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Insider’s Guide to Raising Seed Capital:
An Introduction

Cheers,
-TW

Insights on successful fundraising from an active venture investor
and fellow entrepreneur

NY Educational Meetup Webinar

Tom Wisniewski
RosePaul Investments

Thursday, February 27, 2014
Agenda

I. Kick-off and Introduction

II. Seed Fundraising
III. Additional Q&A

1
confidential
I. Kick-Off and Introduction
Seminar Rationale: Why are we here?
 Raising money is difficult…….especially for early stage ventures.

 Why? At least part of the answer is:
• The “market” for early stage investment is complex, nuanced
and can be “bewildering”….especially for 1st timers.
• Finding investors is difficult……getting investors to write a check
(can seem) nearly impossible: “1% of start-ups get funded”
• Lots of “noise” no shortage of advice
 What will help?
• Understand the marketplace, people and processes that are at
work
• Leverage existing expertise and network (thoughtfully).
• Interpret and utilize the wealth of resources that already exist.
• Improve / adapt your venture and approach.

•

…..Become a “student” of the art and science of fundraising (and
entrepreneurship generally)
2
confidential
So….what questions do you have about Seed fundraising?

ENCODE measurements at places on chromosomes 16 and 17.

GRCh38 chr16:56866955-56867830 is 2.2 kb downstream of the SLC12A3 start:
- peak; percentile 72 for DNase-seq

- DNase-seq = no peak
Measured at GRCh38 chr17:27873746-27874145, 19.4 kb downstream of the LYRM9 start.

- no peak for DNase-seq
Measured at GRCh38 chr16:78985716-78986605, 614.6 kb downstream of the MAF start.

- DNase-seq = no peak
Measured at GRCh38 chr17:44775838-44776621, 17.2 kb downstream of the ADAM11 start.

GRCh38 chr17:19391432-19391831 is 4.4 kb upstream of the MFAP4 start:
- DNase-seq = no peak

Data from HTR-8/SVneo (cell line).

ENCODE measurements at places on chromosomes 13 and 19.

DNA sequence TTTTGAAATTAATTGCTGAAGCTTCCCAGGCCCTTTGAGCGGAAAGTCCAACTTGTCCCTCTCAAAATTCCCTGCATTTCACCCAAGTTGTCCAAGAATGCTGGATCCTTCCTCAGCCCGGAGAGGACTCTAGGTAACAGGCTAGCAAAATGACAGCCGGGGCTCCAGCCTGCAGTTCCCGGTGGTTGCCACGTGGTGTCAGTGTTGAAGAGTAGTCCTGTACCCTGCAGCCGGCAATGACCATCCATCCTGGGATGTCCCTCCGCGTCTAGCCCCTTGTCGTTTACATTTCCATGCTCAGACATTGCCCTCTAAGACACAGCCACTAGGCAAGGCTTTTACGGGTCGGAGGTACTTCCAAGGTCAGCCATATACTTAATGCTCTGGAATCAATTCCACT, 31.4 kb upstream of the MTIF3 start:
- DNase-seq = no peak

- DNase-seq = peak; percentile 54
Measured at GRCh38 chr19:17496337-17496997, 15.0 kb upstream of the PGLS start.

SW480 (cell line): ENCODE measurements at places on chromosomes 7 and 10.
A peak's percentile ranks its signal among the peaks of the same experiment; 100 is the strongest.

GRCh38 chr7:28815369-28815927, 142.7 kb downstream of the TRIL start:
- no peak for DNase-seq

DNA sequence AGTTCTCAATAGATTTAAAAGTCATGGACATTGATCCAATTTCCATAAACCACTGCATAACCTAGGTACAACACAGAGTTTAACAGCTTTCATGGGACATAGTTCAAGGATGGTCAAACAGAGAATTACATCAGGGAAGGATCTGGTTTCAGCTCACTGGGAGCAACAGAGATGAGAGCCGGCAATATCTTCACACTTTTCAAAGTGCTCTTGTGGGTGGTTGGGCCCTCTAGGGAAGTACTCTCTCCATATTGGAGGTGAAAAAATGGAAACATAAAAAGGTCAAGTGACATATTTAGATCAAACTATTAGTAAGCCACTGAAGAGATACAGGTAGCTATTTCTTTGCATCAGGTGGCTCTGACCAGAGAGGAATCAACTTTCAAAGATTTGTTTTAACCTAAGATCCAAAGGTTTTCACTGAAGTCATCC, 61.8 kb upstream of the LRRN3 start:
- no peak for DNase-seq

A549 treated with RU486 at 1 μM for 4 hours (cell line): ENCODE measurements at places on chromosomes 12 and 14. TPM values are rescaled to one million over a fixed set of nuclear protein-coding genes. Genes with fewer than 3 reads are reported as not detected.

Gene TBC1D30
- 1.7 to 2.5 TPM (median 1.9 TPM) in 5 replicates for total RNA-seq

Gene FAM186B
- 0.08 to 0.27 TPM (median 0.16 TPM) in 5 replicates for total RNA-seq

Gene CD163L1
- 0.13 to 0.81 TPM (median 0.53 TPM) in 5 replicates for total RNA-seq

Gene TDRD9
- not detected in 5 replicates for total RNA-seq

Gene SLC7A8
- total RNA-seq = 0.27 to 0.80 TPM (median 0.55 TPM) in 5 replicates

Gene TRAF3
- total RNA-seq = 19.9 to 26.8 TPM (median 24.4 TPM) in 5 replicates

 Please use the JoinMe Chat feature to voice your questions
to me and the group!

3
confidential
What would I like you to walk away with?
 Better understanding of the marketplace: fundraising process,

sources of capital, do’s and don’ts, etc.
 A set of specific insights that will *change* what you are doing in

fundraising.
 A “to-do” list: starting point(s), actions, things to try.
 A set of recommended resources to consult and learn more
from.
 [A few new relationships with others in the NYC startup/fundraising ecosystem: fellow entrepreneurs, investors, etc. ]
 Answers to specific questions about fundraising that you might

have.
4
confidential
Tom Wisniewski: My background


Born in NYC; grew-up in Montclair, NJ



Physics and Philosophy major undergrad
(Clark University); MBA at Tuck School
(Dartmouth)



1st Job: Programmer at Morgan Stanley then
moved to Investment Banking



After B-school: joined a start-up management consulting firm Mitchell Madison
Group; focus on Strategy/Operations/IT for financial services, tech, outsourcing,
private equity/VC clients (1993 to 2000)



Walker Digital: helped set-up and run an early “internet incubator” (2000)

